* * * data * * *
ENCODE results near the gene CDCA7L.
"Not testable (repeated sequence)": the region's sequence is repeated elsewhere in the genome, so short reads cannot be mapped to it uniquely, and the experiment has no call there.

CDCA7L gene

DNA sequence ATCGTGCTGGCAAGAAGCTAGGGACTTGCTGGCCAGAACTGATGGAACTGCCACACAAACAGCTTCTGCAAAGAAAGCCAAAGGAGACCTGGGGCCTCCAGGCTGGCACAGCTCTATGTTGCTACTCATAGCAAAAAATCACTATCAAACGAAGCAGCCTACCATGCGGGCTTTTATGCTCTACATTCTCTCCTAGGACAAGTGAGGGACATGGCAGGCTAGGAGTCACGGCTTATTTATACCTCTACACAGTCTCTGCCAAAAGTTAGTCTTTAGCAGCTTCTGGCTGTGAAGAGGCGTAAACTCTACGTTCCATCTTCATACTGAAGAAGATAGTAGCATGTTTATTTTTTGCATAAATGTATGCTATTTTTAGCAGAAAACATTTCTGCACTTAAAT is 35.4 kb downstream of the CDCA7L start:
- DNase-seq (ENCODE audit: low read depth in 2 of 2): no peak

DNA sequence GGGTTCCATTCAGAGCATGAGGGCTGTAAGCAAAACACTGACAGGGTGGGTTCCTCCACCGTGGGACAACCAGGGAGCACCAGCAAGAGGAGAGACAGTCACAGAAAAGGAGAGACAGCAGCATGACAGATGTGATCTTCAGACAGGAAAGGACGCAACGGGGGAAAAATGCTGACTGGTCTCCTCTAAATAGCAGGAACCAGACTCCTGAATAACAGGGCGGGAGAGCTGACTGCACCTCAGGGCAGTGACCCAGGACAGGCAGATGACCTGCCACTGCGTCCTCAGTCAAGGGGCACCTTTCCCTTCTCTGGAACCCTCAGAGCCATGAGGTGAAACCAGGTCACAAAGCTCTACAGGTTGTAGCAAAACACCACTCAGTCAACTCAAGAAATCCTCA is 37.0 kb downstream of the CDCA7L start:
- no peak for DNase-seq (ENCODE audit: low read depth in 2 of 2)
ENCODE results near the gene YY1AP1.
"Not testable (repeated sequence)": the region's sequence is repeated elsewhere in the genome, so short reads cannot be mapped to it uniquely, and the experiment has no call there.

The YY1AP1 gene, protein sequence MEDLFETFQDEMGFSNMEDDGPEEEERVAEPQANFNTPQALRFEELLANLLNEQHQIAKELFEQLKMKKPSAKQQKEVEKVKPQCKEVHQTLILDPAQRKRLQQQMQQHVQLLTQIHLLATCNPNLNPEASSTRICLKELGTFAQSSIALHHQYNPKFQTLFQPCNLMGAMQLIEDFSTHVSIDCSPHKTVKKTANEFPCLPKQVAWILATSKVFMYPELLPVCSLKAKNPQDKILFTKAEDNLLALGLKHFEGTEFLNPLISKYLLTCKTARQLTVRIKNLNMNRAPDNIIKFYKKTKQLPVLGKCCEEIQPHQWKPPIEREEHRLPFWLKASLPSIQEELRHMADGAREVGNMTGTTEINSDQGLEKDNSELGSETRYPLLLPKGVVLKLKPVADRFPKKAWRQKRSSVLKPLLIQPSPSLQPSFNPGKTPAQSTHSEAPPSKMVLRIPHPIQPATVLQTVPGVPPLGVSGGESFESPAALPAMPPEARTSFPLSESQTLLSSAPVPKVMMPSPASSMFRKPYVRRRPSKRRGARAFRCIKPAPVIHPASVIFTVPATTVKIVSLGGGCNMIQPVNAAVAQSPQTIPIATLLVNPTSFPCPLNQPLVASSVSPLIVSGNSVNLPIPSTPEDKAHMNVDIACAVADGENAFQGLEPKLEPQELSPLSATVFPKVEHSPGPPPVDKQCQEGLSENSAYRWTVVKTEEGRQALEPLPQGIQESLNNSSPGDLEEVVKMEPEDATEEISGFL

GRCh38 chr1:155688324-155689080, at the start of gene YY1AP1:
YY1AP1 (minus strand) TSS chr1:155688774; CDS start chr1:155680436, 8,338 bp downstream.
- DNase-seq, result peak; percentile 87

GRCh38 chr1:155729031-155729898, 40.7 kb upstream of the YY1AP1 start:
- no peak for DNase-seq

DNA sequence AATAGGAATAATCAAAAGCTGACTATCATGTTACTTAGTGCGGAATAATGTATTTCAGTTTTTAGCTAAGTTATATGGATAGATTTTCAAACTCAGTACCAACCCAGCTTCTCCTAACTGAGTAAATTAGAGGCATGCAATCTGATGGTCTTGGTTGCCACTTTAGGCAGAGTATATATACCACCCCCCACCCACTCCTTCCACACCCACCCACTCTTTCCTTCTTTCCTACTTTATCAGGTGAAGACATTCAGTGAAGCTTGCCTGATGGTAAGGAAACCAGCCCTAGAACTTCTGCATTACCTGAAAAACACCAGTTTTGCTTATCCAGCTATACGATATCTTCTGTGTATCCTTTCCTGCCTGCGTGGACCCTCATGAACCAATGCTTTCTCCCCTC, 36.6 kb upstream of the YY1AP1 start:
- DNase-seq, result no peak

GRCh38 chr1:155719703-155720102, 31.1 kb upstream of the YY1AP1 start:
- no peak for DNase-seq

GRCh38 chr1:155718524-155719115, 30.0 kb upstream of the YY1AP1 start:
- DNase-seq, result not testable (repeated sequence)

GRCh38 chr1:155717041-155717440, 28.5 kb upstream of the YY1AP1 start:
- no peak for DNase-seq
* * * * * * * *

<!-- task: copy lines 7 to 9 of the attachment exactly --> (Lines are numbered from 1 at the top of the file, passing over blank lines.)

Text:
- no peak for DNase-seq (ENCODE audit: low read depth in 2 of 2)
ENCODE results near the gene YY1AP1.
"Not testable (repeated sequence)": the region's sequence is repeated elsewhere in the genome, so short reads cannot be mapped to it uniquely, and the experiment has no call there.